The Drop-kicker blog provides a very amusing "dose of pessimism" on the questionable "technical claims of Kickstarter and other crowd-funded projects." While the authors don't "rip on every crowd-funded project we run into," they like to "ask the questions that an experienced engineer or skeptical venture capitalist may ask when considering the feasibility of the claims made by a project."
I particularly liked this editorial, aptly titled Kickstarter project creators like to quote people who summarize their words:
[...] Movies, music, electronics, and books all cost money to access, so smart consumers turn to product reviews to gather information before they whip out their wallets. Savvy producers even show off good reviews as a way to build credibility for their product. You cant watch a car advertisement without hearing something about J.D. Power and Associates or Consumer Reports, and the back cover of just about every best seller is littered with quotes from various critics.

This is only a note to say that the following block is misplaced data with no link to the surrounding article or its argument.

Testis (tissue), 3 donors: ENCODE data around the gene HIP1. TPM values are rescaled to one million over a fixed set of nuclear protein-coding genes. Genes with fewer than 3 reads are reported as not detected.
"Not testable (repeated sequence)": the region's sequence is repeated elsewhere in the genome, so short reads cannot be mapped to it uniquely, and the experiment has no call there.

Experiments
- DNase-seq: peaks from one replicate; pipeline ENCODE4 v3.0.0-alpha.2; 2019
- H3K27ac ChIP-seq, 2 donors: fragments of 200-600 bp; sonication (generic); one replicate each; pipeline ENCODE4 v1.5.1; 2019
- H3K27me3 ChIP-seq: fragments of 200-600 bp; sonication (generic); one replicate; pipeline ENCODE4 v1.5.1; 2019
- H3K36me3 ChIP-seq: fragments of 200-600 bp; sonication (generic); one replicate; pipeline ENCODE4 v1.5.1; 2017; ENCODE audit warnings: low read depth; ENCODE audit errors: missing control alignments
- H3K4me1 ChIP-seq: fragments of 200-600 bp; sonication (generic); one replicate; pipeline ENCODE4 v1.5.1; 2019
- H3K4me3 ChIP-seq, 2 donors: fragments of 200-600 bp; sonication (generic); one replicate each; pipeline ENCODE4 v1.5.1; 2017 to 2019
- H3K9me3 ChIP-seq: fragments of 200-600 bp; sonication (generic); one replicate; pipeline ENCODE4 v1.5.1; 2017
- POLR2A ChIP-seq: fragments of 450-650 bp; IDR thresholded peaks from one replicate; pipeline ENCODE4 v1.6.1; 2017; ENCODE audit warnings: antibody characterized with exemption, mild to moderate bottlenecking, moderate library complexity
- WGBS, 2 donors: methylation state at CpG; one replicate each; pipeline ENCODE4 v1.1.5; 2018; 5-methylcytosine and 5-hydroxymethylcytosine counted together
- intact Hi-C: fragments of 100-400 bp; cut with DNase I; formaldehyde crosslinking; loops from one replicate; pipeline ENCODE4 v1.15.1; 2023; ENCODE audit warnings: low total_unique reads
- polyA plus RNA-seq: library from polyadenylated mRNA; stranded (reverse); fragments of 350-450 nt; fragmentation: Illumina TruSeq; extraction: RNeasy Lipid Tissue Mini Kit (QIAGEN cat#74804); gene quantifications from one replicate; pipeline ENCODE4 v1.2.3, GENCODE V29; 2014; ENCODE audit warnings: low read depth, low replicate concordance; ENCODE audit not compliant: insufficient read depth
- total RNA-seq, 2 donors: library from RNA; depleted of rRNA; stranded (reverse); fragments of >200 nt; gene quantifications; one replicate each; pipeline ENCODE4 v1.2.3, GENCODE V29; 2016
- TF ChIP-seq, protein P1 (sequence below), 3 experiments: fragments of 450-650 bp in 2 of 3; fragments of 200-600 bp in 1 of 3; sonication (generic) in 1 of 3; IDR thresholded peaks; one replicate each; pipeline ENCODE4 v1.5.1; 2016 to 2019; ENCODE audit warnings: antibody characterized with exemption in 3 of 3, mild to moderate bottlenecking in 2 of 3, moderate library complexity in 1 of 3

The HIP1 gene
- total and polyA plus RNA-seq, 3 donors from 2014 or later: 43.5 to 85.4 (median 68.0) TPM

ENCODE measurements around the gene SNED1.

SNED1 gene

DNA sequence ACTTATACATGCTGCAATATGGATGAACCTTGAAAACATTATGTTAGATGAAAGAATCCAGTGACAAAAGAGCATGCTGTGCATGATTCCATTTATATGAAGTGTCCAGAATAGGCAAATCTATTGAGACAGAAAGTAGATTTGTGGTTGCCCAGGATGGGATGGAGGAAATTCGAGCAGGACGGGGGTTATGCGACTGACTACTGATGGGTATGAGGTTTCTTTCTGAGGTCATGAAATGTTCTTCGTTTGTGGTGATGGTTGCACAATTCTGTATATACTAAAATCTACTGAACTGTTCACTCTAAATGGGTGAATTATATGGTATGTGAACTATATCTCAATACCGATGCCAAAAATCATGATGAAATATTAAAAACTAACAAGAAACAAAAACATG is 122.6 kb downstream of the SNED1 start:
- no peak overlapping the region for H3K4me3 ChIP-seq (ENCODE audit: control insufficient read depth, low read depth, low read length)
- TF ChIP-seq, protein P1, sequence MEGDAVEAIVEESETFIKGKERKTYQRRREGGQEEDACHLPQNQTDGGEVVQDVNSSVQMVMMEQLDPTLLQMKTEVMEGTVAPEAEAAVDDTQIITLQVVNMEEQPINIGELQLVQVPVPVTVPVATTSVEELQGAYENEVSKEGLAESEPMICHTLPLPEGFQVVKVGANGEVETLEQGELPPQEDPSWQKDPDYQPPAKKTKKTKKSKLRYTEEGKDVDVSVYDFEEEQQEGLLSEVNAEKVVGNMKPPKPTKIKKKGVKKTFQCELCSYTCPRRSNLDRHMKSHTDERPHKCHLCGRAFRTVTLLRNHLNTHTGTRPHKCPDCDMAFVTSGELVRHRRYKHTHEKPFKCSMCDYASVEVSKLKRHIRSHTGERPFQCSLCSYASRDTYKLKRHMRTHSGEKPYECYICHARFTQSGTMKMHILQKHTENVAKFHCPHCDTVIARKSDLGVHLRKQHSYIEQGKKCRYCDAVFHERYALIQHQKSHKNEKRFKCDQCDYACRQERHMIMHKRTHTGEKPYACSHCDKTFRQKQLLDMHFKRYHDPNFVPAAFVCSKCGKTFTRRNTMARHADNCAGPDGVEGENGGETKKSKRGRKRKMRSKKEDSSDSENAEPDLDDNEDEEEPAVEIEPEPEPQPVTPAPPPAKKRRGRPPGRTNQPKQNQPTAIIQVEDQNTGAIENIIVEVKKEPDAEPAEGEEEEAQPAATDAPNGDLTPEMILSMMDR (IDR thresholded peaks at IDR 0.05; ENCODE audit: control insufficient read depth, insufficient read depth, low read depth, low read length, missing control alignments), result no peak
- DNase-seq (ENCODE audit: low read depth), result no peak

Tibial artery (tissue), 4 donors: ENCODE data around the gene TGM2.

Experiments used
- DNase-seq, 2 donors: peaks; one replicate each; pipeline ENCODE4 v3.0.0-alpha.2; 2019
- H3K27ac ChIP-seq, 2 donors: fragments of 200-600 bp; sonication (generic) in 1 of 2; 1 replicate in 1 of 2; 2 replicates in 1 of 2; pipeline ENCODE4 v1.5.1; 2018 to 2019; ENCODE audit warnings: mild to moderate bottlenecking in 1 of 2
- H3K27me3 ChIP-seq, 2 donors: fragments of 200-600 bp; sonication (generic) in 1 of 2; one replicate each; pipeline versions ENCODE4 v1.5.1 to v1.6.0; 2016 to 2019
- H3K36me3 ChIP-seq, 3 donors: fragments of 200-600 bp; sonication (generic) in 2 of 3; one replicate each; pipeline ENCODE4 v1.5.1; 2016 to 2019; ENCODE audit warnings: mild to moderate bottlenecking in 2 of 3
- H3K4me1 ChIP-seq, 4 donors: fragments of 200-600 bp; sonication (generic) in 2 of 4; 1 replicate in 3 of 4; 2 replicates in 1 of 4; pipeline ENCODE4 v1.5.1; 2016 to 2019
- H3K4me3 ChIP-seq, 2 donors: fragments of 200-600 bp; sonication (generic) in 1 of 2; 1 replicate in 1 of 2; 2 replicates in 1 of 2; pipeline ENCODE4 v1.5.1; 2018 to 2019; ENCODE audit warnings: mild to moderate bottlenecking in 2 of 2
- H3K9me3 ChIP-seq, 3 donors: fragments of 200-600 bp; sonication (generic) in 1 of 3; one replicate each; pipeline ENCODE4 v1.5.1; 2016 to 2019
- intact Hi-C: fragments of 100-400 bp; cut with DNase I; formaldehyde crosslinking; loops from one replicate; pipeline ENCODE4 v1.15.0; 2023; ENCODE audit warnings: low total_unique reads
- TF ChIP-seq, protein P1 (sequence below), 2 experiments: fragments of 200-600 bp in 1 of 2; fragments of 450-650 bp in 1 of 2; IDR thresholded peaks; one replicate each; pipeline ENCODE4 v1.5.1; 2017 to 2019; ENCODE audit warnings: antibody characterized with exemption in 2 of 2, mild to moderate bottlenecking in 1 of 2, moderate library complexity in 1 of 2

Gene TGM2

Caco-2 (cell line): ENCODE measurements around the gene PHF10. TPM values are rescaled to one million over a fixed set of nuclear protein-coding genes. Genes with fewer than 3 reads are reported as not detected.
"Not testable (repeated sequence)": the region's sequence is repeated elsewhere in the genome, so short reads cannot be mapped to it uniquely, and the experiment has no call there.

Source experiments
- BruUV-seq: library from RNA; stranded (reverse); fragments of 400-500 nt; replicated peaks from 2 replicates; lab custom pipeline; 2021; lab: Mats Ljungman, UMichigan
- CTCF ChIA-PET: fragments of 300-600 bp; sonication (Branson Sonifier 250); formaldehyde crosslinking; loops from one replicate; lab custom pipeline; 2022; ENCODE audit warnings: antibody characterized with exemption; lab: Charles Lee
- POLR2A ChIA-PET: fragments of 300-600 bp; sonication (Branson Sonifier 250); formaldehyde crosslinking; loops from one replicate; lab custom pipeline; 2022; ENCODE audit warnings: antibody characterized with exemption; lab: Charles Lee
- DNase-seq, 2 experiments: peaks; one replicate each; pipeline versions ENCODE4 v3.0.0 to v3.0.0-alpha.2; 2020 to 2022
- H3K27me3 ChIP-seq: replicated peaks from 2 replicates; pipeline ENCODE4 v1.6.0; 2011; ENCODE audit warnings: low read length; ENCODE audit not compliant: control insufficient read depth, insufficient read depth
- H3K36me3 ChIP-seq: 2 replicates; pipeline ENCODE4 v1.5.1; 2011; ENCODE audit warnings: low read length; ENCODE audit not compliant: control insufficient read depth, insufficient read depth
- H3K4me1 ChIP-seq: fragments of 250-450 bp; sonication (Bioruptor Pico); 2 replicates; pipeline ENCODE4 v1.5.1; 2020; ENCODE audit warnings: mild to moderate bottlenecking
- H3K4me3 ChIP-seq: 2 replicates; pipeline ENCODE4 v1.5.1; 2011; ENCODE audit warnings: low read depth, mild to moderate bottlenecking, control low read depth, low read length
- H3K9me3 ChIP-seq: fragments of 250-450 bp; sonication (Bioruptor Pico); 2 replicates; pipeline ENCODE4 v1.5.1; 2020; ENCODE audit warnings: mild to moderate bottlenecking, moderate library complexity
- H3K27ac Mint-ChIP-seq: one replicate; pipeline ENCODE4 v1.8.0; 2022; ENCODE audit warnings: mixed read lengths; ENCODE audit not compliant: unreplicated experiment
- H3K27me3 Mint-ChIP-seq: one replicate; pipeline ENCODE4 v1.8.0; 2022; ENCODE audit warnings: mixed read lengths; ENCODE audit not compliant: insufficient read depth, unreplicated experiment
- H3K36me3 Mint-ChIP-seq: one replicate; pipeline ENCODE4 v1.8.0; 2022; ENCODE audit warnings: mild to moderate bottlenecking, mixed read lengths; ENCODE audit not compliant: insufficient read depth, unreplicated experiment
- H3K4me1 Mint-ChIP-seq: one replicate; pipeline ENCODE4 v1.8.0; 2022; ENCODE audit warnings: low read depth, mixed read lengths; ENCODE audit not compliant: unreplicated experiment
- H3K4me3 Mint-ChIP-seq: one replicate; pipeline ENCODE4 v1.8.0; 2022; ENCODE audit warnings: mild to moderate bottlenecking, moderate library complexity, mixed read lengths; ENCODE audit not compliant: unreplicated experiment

So what happens when youre selling a product that doesnt exist yet? Nobody can buy the product to review it, and you cant even send out pre-release units to journalists. What do you advertise? As it turns out, the solution is often to just quote people who summarize your words.
There are a ton of Kickstarter project pages that are littered with quotes from various journalists.
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|“What happens when anyone can make it appear as if anything has happened, regardless of whether or not it did?"|
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|"What if plant cells could be grown for food by regular people."|